The beers on offer were locally brewed (though generally not from local malt and hops) and the cider was local. The coffee and tea were organic and fair trade, produced by independent small farmers and imported and (in the case of the coffee) processed by The Speckled Ax and The Little Red Cup Tea Co., small local businesses.

Their spirits were all distilled in the northeast (from as far as the Hudson Valley), though not necessarily from local ingredients. House-made liquors and craft cocktails were made with those spirits as a base and ingredients following the same form as the kitchen, meaning no citrus or cane sugaryet yogurt whey, rhubarb, sumac, cranberry, maple, honey, herbs, fruits, nuts, roots, and mushrooms. According to the chef, many were powerfully medicinal. The staff were convinced their our cocktails were, healthful in moderation.

Special Menus There was an 18 item Tasting Menu for $100 per person head. A matching eight paired wines cost $65.

Meal The menu featured several multi-plate options as well as an 18-item tasting menu, and wine pairings. On our first visit we ordered from the multi-plate menu with outstanding results. The next time, we opted for the Tasting Menu with wine pairing to get a broader sampling of the cuisine and celebrate a special occasion. Wines were biodynamic, natural (unfiltered, wild fermented and without sulfites) or wild fermented. Each item was a single morsel or two. Both menu options were satisfying and fun.

We began our Tasting Menu with Beet chips served with crispy beets, chevre cheese and micro greens. Next there was: Melon with watermelon, heirloom tomatoes, sweet pepper and herb ghee (clarified buffer with basil and mint); Herb Soup; chilled Japanese Turnip Soup with yogurt, raw butter, herbs (parsley and cilantro) micro greens, calendula petals, red pepper slivers roasted turnip, onion and carrot shavings; Garlic Toast, gluten free homemade flatbread; roasted Cauliflower with blue cheese crisp, pear, bay laurel gastrique, and walnuts; Harofiskur, seriously fishy dried pollock slivers; sashimi Black Bass Crudo with micro greens, radish, beach mustard wasabi, sorrel, slices of sour apple; Radicchio with rosemary yogurt and two cheeses; Raw Beef with micro greens, cranberry, tropea onion, horseradish, and sorrel; and Indian cucumber. The cucumber was refreshing with a sweet finish.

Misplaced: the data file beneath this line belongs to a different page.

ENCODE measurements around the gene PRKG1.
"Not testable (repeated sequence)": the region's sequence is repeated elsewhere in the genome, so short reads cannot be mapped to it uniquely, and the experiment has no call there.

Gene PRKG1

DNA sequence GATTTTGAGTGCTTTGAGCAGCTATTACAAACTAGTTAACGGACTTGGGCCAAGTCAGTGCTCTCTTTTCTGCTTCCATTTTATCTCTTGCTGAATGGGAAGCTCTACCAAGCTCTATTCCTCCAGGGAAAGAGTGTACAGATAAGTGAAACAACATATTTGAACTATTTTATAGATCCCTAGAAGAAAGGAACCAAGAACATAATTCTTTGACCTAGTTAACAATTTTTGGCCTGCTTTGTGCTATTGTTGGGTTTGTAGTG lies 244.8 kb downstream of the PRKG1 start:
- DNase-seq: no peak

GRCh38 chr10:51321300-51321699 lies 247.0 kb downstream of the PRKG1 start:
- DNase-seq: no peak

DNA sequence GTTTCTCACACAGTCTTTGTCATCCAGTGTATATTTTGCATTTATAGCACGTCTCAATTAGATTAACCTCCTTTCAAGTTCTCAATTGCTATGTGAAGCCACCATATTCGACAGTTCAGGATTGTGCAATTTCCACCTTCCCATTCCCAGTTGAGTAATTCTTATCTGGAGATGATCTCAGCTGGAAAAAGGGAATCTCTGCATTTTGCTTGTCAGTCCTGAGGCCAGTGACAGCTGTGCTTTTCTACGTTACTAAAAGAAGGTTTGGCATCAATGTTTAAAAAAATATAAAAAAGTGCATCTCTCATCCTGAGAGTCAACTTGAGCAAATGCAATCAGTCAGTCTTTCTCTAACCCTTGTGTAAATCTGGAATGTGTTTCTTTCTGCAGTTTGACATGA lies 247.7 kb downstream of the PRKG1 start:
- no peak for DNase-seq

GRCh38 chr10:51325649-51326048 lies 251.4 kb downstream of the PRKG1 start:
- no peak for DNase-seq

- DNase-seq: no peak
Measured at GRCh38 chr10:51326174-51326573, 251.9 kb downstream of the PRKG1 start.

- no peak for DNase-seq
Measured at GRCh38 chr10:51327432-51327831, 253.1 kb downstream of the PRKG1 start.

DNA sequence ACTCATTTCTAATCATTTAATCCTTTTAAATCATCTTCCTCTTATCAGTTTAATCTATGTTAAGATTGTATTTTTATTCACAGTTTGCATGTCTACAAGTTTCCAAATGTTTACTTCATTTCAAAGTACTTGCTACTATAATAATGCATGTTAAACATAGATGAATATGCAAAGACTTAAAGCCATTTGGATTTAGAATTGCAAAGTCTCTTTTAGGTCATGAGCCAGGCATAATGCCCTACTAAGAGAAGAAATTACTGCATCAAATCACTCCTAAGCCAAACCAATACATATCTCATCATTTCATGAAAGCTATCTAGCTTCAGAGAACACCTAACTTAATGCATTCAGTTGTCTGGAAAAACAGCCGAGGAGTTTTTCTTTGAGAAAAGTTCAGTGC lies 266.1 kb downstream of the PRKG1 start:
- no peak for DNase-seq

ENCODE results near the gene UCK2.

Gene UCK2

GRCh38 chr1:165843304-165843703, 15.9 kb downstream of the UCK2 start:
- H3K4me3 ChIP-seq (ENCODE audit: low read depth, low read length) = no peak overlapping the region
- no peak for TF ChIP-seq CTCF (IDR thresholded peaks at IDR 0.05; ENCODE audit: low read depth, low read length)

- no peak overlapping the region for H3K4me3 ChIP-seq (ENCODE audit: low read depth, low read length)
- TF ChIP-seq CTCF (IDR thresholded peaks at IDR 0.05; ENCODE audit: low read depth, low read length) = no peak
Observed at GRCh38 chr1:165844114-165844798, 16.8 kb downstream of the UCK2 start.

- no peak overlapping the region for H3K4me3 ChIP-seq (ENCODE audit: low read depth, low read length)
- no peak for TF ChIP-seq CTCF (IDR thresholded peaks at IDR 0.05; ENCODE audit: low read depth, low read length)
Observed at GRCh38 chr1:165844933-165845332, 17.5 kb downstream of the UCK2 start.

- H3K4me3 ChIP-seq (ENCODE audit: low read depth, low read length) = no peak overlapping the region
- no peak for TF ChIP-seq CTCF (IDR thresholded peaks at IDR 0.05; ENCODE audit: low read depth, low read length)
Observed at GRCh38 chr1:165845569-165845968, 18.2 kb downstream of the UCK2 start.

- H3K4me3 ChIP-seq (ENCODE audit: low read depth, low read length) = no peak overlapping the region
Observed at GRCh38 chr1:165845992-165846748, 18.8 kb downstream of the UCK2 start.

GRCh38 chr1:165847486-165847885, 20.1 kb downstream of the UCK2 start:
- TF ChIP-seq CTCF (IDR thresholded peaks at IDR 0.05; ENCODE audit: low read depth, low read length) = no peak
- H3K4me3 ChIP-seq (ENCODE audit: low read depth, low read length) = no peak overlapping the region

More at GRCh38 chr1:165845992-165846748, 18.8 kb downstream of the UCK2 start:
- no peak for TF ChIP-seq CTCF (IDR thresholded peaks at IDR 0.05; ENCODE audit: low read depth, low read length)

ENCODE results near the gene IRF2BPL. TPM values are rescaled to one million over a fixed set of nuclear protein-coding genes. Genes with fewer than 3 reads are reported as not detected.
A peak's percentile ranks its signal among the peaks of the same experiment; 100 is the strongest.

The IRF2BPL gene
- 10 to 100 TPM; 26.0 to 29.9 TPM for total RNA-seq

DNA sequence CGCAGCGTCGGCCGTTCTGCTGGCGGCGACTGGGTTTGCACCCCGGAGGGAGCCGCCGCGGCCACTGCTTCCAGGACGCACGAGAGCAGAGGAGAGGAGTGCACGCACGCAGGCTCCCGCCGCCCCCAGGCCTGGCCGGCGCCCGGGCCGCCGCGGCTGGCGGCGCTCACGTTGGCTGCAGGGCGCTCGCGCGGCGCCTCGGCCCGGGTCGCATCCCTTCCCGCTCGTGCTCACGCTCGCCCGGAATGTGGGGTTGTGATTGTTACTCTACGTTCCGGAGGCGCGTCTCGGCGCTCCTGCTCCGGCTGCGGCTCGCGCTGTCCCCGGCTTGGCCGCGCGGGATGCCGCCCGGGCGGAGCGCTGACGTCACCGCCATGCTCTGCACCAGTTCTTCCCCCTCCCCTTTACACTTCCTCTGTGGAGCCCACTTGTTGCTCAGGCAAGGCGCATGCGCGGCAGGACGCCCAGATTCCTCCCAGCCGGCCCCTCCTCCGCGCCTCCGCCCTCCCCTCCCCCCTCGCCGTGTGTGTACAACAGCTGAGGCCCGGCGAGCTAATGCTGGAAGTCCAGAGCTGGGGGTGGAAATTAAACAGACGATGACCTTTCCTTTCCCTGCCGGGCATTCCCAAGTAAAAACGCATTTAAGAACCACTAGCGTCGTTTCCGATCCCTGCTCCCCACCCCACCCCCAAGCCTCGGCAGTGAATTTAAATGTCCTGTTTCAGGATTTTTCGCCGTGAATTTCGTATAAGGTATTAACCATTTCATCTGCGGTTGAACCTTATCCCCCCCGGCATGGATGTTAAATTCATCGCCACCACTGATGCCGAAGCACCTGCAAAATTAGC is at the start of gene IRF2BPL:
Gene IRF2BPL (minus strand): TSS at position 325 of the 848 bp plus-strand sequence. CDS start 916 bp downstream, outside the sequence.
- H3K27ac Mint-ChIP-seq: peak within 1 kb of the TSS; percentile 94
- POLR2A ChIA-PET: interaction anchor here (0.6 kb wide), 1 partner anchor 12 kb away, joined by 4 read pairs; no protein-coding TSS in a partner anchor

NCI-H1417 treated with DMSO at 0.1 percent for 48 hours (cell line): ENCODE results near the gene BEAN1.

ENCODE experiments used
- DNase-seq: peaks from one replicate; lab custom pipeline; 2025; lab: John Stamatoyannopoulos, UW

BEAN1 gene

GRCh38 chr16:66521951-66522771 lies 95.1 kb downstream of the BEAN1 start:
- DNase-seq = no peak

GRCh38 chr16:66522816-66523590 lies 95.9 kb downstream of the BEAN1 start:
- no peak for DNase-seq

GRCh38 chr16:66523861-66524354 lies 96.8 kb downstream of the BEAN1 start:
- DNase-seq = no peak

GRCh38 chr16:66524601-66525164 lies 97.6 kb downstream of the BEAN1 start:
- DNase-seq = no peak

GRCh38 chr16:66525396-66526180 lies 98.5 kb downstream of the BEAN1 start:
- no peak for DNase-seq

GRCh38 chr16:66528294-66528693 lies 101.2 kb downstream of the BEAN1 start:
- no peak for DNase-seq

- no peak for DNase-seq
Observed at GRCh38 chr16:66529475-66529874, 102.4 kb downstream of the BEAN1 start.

There was also tasty Monkfish with shitake, sunflower potato (tasted slightly undercooked), turnip greens, dulse and shitake emulsion, and wilted spinach; yummy Chicken Heart with Crisp Skin, sage and a celery relative; Capocollo (pork shoulder) cooked sous vide, smoked and pan seared with fennel, cranberry, sauerkraut (a favorite); perfectly Seared Tomato made with heirloom tomatoes; Autumn Salad with roasted tomato, light sunflower vinaigrette, shredded carrots; lightly sweet Hardy Kiwi with a hint of tartness; Salted Butter Semifreddo; and messy but nice mascarpone Buckwheat Fennel Seed Cookie.

The staff paired our menu with wines by the glass: biodynamic and wild fermented Austrian Meinklang that was floral with a hint of sparkle; non vintage French La Perlette that was dry, clean, and sparkling with a funky finish; natural Roussane from France; 2013 wild fermented Grechetto from Umbria, Italy; natural Luc et Denis Lattard syrah blend from France Lattard Red; 2012 natural and biodynamic French Pierre Frick pinot blanc; natural 2012 Saint Chician Les Narys French full bodied and spicy Bordes; and 2013 Domaine Chardons Touraine rose from France.

Other Chef Levi took the lead on the wine list, working closely with Ned Swain of Devenish Wines, his close friend and the distributor who sold the restaurant nearly all its wine. He worked directly with importers Zev Rovine and both Karen and Byron from T. Edward. Vinland’s bar manager, Alex Winthrop, was also an important contributor.

Date of Review September 2014

Number of Visits Two


Article by Elena del Valle

Photos by Gary Cox

Service Staff were welcoming and helpful. They answered all our questions about the menu, the dishes and the ingredients with patience and enthusiasm. Dylan and Timothy looked after us. They were always available when we wanted something yet were never intrusive.

Would You Dine Eat There Again-Recommend It? Yes

Contact Information

  • Address:
    • Vinland
    • 593 Congress Street at Congress Square
    • Portland, Maine 04101
    • United States
  • Phone:
    • +1207-653-8617
  • Website:
  • Email: